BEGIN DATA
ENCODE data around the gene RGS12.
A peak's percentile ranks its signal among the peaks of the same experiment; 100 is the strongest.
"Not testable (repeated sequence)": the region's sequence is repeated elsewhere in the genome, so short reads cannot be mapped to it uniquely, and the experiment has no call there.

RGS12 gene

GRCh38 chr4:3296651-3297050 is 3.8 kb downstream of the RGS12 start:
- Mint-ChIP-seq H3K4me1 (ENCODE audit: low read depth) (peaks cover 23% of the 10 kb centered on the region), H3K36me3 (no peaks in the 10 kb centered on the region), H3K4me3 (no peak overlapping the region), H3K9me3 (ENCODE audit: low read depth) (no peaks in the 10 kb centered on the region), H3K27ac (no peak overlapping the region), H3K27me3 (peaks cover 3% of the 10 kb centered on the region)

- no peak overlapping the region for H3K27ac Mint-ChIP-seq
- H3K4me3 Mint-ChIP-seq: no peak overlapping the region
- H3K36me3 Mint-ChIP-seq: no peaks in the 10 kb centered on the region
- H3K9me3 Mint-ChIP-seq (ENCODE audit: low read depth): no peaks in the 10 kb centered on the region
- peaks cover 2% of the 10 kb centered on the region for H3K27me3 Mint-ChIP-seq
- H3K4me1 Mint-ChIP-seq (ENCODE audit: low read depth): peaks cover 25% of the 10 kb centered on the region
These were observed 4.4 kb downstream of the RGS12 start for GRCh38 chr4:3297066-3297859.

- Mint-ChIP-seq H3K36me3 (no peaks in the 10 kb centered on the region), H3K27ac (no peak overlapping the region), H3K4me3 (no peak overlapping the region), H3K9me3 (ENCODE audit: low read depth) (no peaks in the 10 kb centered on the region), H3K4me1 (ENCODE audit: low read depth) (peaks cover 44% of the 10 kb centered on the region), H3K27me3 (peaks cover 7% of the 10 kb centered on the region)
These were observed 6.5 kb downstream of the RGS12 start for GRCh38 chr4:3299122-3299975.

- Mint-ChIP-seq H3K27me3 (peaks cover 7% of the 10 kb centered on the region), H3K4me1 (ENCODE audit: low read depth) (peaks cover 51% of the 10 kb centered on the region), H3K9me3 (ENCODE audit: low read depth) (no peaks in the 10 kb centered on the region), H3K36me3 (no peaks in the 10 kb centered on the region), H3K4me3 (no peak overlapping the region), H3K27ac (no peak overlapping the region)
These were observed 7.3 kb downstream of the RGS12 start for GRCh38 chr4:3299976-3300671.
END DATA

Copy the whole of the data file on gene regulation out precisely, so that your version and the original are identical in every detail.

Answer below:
ENCODE data around the gene RGS12.
A peak's percentile ranks its signal among the peaks of the same experiment; 100 is the strongest.
"Not testable (repeated sequence)": the region's sequence is repeated elsewhere in the genome, so short reads cannot be mapped to it uniquely, and the experiment has no call there.

RGS12 gene

GRCh38 chr4:3296651-3297050 is 3.8 kb downstream of the RGS12 start:
- Mint-ChIP-seq H3K4me1 (ENCODE audit: low read depth) (peaks cover 23% of the 10 kb centered on the region), H3K36me3 (no peaks in the 10 kb centered on the region), H3K4me3 (no peak overlapping the region), H3K9me3 (ENCODE audit: low read depth) (no peaks in the 10 kb centered on the region), H3K27ac (no peak overlapping the region), H3K27me3 (peaks cover 3% of the 10 kb centered on the region)

- no peak overlapping the region for H3K27ac Mint-ChIP-seq
- H3K4me3 Mint-ChIP-seq: no peak overlapping the region
- H3K36me3 Mint-ChIP-seq: no peaks in the 10 kb centered on the region
- H3K9me3 Mint-ChIP-seq (ENCODE audit: low read depth): no peaks in the 10 kb centered on the region
- peaks cover 2% of the 10 kb centered on the region for H3K27me3 Mint-ChIP-seq
- H3K4me1 Mint-ChIP-seq (ENCODE audit: low read depth): peaks cover 25% of the 10 kb centered on the region
These were observed 4.4 kb downstream of the RGS12 start for GRCh38 chr4:3297066-3297859.

- Mint-ChIP-seq H3K36me3 (no peaks in the 10 kb centered on the region), H3K27ac (no peak overlapping the region), H3K4me3 (no peak overlapping the region), H3K9me3 (ENCODE audit: low read depth) (no peaks in the 10 kb centered on the region), H3K4me1 (ENCODE audit: low read depth) (peaks cover 44% of the 10 kb centered on the region), H3K27me3 (peaks cover 7% of the 10 kb centered on the region)
These were observed 6.5 kb downstream of the RGS12 start for GRCh38 chr4:3299122-3299975.

- Mint-ChIP-seq H3K27me3 (peaks cover 7% of the 10 kb centered on the region), H3K4me1 (ENCODE audit: low read depth) (peaks cover 51% of the 10 kb centered on the region), H3K9me3 (ENCODE audit: low read depth) (no peaks in the 10 kb centered on the region), H3K36me3 (no peaks in the 10 kb centered on the region), H3K4me3 (no peak overlapping the region), H3K27ac (no peak overlapping the region)
These were observed 7.3 kb downstream of the RGS12 start for GRCh38 chr4:3299976-3300671.